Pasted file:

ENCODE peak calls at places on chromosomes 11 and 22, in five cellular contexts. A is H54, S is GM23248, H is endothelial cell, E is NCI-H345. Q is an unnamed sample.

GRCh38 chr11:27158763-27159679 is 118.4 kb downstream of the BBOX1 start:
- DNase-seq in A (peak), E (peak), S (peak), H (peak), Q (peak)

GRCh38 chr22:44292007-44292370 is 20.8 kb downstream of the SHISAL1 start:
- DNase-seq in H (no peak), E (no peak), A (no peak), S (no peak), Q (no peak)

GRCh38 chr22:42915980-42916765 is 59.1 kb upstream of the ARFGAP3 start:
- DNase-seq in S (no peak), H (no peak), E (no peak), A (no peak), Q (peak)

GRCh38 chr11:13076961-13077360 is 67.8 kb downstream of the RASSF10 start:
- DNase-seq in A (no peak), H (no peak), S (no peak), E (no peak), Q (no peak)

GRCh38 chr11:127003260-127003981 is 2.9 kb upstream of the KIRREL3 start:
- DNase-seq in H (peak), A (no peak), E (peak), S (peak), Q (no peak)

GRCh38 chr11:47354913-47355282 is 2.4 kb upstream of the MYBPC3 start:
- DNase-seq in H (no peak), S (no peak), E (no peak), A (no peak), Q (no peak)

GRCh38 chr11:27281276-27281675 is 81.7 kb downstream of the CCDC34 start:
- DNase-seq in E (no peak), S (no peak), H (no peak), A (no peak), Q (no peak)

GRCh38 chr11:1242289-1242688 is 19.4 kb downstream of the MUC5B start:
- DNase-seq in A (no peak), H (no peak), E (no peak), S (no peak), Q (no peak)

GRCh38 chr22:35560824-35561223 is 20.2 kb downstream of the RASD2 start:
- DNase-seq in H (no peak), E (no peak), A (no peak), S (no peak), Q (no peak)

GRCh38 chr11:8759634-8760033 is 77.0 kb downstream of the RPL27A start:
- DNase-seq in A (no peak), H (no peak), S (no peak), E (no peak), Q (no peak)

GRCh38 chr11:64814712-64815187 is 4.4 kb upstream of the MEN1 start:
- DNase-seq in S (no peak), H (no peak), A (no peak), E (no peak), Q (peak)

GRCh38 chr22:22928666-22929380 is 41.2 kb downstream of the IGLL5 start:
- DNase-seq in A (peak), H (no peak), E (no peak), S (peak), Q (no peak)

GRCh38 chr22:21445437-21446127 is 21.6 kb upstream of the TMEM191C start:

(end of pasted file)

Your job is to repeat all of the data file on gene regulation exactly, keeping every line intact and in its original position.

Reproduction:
ENCODE peak calls at places on chromosomes 11 and 22, in five cellular contexts. A is H54, S is GM23248, H is endothelial cell, E is NCI-H345. Q is an unnamed sample.

GRCh38 chr11:27158763-27159679 is 118.4 kb downstream of the BBOX1 start:
- DNase-seq in A (peak), E (peak), S (peak), H (peak), Q (peak)

GRCh38 chr22:44292007-44292370 is 20.8 kb downstream of the SHISAL1 start:
- DNase-seq in H (no peak), E (no peak), A (no peak), S (no peak), Q (no peak)

GRCh38 chr22:42915980-42916765 is 59.1 kb upstream of the ARFGAP3 start:
- DNase-seq in S (no peak), H (no peak), E (no peak), A (no peak), Q (peak)

GRCh38 chr11:13076961-13077360 is 67.8 kb downstream of the RASSF10 start:
- DNase-seq in A (no peak), H (no peak), S (no peak), E (no peak), Q (no peak)

GRCh38 chr11:127003260-127003981 is 2.9 kb upstream of the KIRREL3 start:
- DNase-seq in H (peak), A (no peak), E (peak), S (peak), Q (no peak)

GRCh38 chr11:47354913-47355282 is 2.4 kb upstream of the MYBPC3 start:
- DNase-seq in H (no peak), S (no peak), E (no peak), A (no peak), Q (no peak)

GRCh38 chr11:27281276-27281675 is 81.7 kb downstream of the CCDC34 start:
- DNase-seq in E (no peak), S (no peak), H (no peak), A (no peak), Q (no peak)

GRCh38 chr11:1242289-1242688 is 19.4 kb downstream of the MUC5B start:
- DNase-seq in A (no peak), H (no peak), E (no peak), S (no peak), Q (no peak)

GRCh38 chr22:35560824-35561223 is 20.2 kb downstream of the RASD2 start:
- DNase-seq in H (no peak), E (no peak), A (no peak), S (no peak), Q (no peak)

GRCh38 chr11:8759634-8760033 is 77.0 kb downstream of the RPL27A start:
- DNase-seq in A (no peak), H (no peak), S (no peak), E (no peak), Q (no peak)

GRCh38 chr11:64814712-64815187 is 4.4 kb upstream of the MEN1 start:
- DNase-seq in S (no peak), H (no peak), A (no peak), E (no peak), Q (peak)

GRCh38 chr22:22928666-22929380 is 41.2 kb downstream of the IGLL5 start:
- DNase-seq in A (peak), H (no peak), E (no peak), S (peak), Q (no peak)

GRCh38 chr22:21445437-21446127 is 21.6 kb upstream of the TMEM191C start: